“To be honest with you, I hope they go 0-162,” Tigers second baseman Ian Kinsler said to ESPN The Magazine in March about the team that traded him over the winter for Prince Fielder. “I got friends, and I love my friends, but I hope they lose their ass.”
Kinsler also called Rangers general manager Jon Daniels a “sleazeball” for pushing Nolan Ryan, who is now with the Astros, out of the front office mix.
So it should come as no surprise that this happened Tuesday when Kinsler hit a solo home run in his first plate appearance back in Arlington, Texas …
Kinsler is batting .293/.325/.469 with nine home runs and 36 RBI in 72 games this season for Detroit.
Fielder is out for the season after undergoing cervical fusion surgery in his neck at the end of May.
Derek Jeter, part-owner of the Marlins, met with Miami-Dade County mayor Carlos Gimenez on Tuesday afternoon at Marlins Park, Douglas Hanks of the Miami Herald reports. They discussed potentially removing the home run sculpture from the ballpark, something that has been on Jeter’s to-do list since he took over.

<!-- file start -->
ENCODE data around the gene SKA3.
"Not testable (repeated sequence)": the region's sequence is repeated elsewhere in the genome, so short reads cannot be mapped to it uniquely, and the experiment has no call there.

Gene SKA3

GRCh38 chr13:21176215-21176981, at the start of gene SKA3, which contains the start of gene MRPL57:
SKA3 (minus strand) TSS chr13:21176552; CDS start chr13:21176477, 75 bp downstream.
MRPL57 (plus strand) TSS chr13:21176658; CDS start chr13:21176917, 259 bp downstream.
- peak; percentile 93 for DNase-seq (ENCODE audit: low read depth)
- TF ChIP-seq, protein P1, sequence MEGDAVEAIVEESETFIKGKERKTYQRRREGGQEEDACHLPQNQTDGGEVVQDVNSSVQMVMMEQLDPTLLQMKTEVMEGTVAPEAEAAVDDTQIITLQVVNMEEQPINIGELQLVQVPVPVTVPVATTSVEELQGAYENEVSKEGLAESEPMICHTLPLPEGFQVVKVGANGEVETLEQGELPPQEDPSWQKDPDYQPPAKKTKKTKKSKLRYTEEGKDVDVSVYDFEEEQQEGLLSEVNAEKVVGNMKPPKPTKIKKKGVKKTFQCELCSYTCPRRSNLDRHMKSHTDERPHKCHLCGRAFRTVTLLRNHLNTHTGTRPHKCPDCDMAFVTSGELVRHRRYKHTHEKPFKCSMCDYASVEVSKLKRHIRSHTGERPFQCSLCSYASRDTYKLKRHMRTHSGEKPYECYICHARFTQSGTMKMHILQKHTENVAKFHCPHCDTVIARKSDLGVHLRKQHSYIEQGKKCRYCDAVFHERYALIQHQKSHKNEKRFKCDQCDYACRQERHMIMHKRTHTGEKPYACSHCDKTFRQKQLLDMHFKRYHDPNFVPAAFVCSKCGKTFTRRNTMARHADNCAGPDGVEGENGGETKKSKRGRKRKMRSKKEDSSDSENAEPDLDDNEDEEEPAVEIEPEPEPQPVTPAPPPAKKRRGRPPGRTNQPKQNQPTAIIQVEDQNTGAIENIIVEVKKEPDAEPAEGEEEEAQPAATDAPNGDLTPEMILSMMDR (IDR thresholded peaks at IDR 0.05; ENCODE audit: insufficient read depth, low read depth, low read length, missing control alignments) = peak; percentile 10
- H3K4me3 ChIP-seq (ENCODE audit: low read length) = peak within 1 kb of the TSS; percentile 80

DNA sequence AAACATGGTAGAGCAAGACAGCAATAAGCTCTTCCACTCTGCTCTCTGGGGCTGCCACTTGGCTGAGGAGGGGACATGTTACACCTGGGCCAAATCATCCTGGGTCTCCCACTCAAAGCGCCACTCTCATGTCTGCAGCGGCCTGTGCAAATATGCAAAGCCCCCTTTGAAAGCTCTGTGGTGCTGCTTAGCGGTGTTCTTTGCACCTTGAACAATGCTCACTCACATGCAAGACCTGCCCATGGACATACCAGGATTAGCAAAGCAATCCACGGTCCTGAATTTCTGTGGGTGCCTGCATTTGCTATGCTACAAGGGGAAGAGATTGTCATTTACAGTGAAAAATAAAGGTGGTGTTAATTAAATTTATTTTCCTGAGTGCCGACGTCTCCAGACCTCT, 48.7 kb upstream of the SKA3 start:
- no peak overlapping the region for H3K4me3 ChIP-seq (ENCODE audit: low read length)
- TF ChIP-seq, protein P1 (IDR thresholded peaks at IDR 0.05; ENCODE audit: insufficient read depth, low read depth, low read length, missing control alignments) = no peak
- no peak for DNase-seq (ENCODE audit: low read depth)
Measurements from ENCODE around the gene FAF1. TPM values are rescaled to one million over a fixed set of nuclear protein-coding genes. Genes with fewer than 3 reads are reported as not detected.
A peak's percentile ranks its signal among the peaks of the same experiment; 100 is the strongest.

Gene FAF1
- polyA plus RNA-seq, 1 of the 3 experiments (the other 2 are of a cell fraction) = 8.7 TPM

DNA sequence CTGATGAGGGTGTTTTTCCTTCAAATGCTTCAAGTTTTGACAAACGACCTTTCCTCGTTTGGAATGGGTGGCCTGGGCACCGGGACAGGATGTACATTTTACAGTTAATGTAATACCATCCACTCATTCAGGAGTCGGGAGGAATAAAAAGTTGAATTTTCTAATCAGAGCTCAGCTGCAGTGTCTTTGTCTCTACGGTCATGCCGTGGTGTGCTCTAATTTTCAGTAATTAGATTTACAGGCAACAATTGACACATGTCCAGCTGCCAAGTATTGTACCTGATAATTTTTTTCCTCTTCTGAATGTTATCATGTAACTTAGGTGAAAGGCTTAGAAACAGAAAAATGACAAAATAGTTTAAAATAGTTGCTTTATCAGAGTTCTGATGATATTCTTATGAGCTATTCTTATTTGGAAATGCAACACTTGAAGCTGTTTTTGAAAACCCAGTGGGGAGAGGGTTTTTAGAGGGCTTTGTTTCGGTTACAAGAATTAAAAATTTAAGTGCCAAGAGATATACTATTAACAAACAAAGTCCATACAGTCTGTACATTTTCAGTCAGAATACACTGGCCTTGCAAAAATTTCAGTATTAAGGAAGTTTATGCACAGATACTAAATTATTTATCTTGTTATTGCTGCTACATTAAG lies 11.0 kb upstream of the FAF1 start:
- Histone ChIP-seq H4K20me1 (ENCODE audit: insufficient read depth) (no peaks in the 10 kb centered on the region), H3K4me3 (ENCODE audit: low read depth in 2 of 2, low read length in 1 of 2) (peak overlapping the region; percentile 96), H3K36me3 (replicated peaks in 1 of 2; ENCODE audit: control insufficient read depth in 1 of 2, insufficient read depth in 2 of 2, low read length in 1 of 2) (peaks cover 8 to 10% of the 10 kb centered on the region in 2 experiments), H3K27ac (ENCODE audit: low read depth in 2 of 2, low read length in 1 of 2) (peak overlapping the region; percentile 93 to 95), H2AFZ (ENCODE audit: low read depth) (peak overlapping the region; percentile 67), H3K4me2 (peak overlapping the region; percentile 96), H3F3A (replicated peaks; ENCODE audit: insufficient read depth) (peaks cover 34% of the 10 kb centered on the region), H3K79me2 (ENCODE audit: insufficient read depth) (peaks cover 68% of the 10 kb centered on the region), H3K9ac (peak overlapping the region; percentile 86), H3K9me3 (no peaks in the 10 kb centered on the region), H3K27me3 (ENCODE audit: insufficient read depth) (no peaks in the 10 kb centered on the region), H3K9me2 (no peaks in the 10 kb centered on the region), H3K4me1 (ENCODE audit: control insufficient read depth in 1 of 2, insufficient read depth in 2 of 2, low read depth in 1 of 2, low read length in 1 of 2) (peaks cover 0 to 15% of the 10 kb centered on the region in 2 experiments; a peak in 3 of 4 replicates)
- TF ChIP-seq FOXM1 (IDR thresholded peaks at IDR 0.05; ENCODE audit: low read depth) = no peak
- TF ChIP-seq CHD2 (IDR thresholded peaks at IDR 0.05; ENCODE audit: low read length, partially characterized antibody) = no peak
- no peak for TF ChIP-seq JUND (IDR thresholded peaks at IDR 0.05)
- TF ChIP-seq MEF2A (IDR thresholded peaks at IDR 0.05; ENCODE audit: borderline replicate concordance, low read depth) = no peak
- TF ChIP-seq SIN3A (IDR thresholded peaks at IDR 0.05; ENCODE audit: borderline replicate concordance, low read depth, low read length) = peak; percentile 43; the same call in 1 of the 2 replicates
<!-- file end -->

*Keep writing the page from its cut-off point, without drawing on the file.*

Gimenez said of the sculpture, “I just don’t think they’re all that crazy about it. I’m not a fan. We’re looking at it. … We’ll see if anything can be done.”
According to Hanks, the sculpture is public property because it was purchased as part of the Art in Public Places program, which requires art to be installed for the public in county-owned buildings. Michael Spring, the cultural chief for Miami-Dade who was present with Jeter and Gimenez on Tuesday, had previously said that the sculpture was “not moveable” and was “permanently installed” because it was designed “specifically” for Marlins Park. On Tuesday, Spring said, “Anything is possible. But it is pretty complicated. And I wanted the mayor and the Marlins to understand how complicated it really was. We got a good look at it today, and they saw how big it was. There’s hydraulics, there’s plumbing, there’s electricity.”
With Jeter having traded Giancarlo Stanton, Marcell Ozuna, and Dee Gordon this offseason, the home run sculpture is arguably one of the last remaining interesting things about the Marlins in 2018. Naturally, he wants to get rid of it.